Got off the Tube at Hyde Park Corner, near SustainAbility’s erstwhile offices, and walked up through the backs to Grosvenor Square to meet Gaia – ahead of the People’s Vote march from Park Lane. Met her in front of the FDR statue, then met film-making friends of hers before we headed back across to Park Lane.
One of the many piles of books waiting to be read at home is No Ordinary Times, by Doris Kearns Goodwin, the story of Franklin and Eleanor Roosevelt, which I had been meaning to read for aeons – and bought a week or so ago. We seem to be back in those times, with a growing need for a new generation of leaders.
An extraordinary mood abroad, joyous even, with people waving in friendly fashion at the police helicopters overhead. Saw many banners I liked, but one placard I particularly liked suggested that we need a national cuppa tea and a quiet chat with all concerned.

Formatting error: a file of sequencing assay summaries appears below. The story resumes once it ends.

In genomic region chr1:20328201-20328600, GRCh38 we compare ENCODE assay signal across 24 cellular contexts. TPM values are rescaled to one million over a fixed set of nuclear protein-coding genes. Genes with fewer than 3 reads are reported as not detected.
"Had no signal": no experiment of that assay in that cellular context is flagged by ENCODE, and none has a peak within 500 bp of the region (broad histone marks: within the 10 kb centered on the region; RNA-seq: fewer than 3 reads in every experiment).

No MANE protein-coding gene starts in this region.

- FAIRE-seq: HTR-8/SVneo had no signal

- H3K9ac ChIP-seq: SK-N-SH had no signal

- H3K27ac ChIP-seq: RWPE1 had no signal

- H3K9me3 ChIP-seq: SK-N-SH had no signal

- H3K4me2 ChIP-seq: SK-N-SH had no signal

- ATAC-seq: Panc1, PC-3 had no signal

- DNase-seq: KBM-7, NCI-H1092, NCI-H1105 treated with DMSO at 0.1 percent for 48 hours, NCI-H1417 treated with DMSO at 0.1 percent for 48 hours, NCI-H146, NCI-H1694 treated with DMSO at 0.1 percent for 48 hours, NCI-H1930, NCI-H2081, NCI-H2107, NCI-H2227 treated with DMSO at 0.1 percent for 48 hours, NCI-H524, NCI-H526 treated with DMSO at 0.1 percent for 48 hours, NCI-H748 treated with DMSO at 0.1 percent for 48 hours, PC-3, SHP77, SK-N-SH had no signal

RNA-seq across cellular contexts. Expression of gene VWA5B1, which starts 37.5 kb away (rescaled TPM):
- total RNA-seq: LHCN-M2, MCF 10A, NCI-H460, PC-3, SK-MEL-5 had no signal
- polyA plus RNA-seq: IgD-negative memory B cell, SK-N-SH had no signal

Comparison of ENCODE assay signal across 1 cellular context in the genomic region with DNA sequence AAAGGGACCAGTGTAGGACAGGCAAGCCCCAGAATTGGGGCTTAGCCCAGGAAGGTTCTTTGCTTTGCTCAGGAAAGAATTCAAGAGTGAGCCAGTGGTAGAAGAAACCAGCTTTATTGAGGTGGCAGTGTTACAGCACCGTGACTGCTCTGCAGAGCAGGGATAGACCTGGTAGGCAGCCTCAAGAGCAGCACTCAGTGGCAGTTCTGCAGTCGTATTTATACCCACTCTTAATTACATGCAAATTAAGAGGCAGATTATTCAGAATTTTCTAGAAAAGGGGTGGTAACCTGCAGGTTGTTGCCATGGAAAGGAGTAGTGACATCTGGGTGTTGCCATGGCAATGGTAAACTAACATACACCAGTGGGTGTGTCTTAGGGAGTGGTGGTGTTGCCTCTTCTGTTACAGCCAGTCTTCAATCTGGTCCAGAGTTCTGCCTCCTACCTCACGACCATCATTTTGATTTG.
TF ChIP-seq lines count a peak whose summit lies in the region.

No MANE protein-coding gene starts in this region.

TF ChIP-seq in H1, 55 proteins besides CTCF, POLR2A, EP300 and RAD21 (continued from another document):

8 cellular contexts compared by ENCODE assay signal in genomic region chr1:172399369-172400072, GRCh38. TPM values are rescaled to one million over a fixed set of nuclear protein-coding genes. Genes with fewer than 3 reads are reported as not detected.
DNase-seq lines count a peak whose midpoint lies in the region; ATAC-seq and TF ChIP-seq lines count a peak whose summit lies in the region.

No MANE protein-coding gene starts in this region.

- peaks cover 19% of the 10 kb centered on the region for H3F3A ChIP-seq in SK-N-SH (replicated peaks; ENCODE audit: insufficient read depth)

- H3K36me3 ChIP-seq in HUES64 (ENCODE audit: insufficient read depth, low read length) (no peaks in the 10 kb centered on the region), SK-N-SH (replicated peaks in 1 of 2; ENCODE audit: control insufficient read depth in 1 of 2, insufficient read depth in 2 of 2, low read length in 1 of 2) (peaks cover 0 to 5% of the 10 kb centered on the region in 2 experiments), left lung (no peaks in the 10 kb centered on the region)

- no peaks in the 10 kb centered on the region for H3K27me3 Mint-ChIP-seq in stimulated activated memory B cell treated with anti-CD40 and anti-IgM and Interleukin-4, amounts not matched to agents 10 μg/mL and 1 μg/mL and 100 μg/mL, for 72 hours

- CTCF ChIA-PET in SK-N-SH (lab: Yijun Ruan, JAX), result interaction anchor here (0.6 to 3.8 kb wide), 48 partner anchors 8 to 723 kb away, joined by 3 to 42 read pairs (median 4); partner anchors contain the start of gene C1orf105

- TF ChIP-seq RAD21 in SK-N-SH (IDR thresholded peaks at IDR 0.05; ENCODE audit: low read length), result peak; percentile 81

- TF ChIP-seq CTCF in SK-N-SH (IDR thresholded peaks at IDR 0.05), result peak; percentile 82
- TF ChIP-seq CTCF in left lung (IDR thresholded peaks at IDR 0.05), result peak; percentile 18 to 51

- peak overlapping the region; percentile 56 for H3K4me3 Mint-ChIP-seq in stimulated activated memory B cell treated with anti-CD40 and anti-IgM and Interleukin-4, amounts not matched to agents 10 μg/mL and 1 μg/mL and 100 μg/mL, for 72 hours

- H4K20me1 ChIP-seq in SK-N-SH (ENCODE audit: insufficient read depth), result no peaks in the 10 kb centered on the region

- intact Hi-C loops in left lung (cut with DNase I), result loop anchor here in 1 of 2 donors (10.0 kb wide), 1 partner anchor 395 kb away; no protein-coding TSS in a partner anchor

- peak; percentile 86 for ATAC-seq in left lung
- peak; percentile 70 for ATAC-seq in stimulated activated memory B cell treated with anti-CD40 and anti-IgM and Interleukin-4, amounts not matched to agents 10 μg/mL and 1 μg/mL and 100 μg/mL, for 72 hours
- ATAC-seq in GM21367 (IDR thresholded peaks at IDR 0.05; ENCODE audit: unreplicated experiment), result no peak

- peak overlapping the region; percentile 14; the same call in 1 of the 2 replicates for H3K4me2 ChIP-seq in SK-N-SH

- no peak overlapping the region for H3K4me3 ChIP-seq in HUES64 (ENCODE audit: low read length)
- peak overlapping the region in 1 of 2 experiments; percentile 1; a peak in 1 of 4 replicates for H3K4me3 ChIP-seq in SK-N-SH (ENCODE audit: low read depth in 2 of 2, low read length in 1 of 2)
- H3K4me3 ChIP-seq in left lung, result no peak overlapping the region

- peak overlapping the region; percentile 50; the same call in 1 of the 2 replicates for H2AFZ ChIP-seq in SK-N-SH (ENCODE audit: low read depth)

Only after some minutes of following the placard did I realise that it was being carried by Sue Riddlestone of Bioregional. We walked together for the rest of the route, with a fair few people coming up to say how wonderful the banner was.
Amazingly, so great was the press of people it took us three hours just to get back to Hyde Park Corner. Some estimates put the number of marchers at around 700,000. It felt like it, though consistently good-tempered and milt-mannered.
Along the way I met a number of people I knew, including a friend from York and a couple of friends of my brother from Henley.
A remarkable display of the tolerance and good humour of ordinary Britons. The best of a country that Brexit so threatens. And a fantastic scrambling of the generations, albeit with a strong sense that it is the young who will ultimately pay the greatest price for the “Eton Mess” that Cameron, May and their ilk have been dragging us into in zombie-like fashion.